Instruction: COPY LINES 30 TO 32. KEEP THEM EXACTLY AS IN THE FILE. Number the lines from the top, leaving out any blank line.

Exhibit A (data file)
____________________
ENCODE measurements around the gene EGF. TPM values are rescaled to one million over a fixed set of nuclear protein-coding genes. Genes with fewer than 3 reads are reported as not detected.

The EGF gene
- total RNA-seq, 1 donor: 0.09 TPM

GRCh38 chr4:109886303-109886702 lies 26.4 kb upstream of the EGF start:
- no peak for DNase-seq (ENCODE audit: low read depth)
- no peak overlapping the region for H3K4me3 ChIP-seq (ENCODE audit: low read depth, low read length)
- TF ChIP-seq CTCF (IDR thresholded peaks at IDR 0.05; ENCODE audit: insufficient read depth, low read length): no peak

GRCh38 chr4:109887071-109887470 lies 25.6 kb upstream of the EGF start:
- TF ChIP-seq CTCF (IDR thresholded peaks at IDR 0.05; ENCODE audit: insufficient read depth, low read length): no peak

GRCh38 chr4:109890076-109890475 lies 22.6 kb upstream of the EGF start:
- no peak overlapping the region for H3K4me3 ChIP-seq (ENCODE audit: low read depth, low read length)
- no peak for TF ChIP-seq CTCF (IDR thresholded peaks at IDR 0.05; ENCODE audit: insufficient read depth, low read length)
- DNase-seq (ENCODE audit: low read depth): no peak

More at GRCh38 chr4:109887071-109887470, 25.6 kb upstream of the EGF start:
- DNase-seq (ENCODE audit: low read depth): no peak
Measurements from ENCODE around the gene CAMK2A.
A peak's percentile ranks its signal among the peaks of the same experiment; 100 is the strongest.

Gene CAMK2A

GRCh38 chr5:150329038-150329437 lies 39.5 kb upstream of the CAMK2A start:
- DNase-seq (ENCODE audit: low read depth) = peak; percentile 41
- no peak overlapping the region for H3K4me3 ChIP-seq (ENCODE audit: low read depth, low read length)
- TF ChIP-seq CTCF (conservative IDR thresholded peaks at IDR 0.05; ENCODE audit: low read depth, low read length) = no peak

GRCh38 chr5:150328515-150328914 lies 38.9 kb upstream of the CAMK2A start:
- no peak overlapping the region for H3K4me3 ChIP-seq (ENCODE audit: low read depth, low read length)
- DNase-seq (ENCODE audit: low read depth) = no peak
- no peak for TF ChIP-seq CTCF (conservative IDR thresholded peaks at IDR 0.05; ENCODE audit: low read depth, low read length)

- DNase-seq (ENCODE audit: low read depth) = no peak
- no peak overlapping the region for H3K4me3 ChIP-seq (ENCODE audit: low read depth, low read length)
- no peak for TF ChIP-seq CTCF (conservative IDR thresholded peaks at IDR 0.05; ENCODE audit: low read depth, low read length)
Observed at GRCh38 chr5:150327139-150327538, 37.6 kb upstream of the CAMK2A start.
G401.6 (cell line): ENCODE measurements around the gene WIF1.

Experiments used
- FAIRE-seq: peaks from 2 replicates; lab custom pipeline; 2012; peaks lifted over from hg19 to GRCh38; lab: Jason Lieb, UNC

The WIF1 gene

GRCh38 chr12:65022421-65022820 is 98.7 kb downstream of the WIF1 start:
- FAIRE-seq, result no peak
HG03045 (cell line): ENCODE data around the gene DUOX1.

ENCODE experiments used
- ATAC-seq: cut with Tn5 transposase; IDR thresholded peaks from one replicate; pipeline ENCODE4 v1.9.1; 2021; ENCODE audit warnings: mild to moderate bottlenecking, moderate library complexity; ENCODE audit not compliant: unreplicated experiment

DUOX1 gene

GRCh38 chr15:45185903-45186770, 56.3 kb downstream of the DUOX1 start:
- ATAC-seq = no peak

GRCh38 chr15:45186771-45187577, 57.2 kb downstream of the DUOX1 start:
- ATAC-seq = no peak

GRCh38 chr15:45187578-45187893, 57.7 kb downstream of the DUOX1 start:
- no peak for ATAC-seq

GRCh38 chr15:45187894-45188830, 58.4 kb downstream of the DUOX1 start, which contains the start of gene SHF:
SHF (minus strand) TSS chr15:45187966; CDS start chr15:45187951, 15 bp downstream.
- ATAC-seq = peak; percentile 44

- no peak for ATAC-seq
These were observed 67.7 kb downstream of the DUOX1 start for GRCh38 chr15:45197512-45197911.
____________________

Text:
Observed at GRCh38 chr5:150327139-150327538, 37.6 kb upstream of the CAMK2A start.
G401.6 (cell line): ENCODE measurements around the gene WIF1.

Experiments used